Would You Share Your Car with a Stranger?

When his car died in 2007, Shelby Clark put off purchasing a replacement. He spent time researching his options and looking for a good deal. In the interval, he signed up for the car-sharing service Zipcar and began taking more public transportation. A year passed and, as it happened, he never got around to owning another vehicle.

At the time, Clark was working as Director of Kiva.org in San Francisco. In 2008, he moved to Cambridge, now a dedicated Zipcar member, and began his MBA at Harvard Business School.

What Core Services Must a Resilient Community Have?

As a cohost of Design 4 Resilience, I've been thinking about the relationship of resilience and sharing recently. Shareable co-founder Will Watman sent me a link recently for World Wide Opportunities for Organic Farms, which offers volunteer opportunities on, you guessed it, organic farms. This raised the question in the title of this post. Healthy food is a core community service, so my quick answer to the question was the following:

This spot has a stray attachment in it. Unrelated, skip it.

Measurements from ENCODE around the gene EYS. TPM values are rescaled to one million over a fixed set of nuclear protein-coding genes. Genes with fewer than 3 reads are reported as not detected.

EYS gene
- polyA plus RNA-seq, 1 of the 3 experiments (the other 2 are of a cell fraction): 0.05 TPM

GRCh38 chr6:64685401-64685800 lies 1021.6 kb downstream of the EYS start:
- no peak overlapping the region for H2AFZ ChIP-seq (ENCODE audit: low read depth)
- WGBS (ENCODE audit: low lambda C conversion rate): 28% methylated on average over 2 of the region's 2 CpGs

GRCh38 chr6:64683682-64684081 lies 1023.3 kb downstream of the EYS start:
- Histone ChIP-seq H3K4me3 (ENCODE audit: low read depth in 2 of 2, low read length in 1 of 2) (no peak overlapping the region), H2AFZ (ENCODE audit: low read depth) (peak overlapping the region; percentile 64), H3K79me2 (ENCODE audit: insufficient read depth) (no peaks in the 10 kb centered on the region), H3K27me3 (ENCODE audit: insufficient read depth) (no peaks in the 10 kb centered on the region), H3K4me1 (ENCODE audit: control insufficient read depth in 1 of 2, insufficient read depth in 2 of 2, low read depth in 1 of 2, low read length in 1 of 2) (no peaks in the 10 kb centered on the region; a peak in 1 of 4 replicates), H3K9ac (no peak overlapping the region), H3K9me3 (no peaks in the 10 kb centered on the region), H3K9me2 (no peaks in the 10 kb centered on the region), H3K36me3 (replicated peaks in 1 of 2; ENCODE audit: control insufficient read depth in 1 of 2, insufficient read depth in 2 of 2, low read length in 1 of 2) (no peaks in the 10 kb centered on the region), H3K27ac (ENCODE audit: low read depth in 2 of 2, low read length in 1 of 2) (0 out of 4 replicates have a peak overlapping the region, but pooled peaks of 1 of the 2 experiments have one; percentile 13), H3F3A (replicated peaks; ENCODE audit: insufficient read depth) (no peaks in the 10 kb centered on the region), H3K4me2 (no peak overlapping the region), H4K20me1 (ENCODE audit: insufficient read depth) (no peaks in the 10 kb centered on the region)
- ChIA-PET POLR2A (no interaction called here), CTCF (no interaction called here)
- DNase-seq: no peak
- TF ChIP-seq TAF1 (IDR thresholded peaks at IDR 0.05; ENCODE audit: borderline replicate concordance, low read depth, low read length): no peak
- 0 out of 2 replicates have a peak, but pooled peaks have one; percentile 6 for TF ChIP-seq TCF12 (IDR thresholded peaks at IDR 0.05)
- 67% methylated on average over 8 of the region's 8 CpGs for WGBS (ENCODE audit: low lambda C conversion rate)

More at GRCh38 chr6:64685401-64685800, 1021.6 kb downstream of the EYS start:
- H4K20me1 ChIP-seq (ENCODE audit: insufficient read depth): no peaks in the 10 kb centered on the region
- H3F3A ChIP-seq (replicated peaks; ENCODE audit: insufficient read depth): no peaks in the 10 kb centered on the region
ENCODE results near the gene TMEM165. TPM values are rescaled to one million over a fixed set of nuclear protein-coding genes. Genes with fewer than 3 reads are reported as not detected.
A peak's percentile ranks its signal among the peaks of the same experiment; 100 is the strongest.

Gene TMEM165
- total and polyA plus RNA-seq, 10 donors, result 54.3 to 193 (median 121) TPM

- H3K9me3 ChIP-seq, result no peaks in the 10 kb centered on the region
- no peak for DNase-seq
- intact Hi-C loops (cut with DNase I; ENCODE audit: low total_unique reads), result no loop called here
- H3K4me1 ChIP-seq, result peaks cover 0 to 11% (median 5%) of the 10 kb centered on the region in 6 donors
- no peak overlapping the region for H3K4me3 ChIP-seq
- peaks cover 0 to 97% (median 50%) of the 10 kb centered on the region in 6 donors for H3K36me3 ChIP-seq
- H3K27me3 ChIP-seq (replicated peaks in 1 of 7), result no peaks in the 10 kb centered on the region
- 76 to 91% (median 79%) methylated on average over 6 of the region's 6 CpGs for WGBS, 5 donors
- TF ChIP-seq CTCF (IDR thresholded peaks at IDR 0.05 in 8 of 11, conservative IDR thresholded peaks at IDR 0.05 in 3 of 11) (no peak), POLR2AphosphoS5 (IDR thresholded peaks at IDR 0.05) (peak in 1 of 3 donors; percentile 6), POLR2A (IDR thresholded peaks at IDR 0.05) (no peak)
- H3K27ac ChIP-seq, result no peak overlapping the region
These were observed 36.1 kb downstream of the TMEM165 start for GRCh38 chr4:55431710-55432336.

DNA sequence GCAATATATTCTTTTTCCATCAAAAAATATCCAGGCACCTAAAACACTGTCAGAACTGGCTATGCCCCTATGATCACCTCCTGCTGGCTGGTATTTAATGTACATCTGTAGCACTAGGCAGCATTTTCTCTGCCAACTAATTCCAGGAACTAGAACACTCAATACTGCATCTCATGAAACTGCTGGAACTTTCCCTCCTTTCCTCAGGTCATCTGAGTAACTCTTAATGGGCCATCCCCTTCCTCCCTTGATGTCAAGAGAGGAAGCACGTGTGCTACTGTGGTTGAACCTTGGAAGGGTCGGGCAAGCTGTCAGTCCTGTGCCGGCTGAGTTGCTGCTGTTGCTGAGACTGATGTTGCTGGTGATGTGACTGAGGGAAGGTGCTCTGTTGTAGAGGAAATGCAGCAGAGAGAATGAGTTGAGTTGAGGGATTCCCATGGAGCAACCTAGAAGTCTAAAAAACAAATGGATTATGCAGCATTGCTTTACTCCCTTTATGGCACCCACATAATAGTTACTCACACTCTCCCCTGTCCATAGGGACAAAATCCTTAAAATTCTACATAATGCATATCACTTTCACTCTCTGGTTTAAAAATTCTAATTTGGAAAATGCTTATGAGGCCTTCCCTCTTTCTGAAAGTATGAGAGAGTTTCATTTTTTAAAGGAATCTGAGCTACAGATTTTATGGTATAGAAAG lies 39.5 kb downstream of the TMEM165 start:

Cooperatives 2.0: Santa Cruz's Computer Kitchen

As Abby Quillen recently covered on Shareable, co-ops have proven to be a successful model for communities of bicyclists around the nation who wish to pool their skills and resources. Equally intriguing is a new type of community co-operative, taking inspiration from the bike model, devoted to sharing computer repair skills and empowering users of all skill levels to fix and get the most out of their systems.

Health Care as Commons

Health care reform has passed, bringing America into the twenty-first century and extending coverage to tens of millions of Americans. In general, we at Shareable.net prefer to see decentralized, cooperative, peer-to-peer solutions to social problems--such as, in this case, a revival of the free clinic movement of the 1960s and 70s.

DIY University: A Q&A with Anya Kamenetz

Anya Kamenetz covers technology, innovation, sustainability, and social entrepreneurship as a staff writer for Fast Company magazine and she is the author of Generation Debt: How Our Future Was Sold Out for Student Loans, Bad Jobs, NoBenefits, and Tax Cuts for Rich Geezers--And How to Fight Back

Imagine a Minimalist Reality

For the last six months I've been involved in an interesting experiment: what if I lived with less than 100 things and started to live and work from anywhere?

In August of 2009, I quit my job and jumped on a plane to Portland Oregon with all of my stuff (less than 100 things) on my back in order to figure out if my dream was possible.

The surprising truth is, it's a lot easier to live your life when you give up the stuff addiction.

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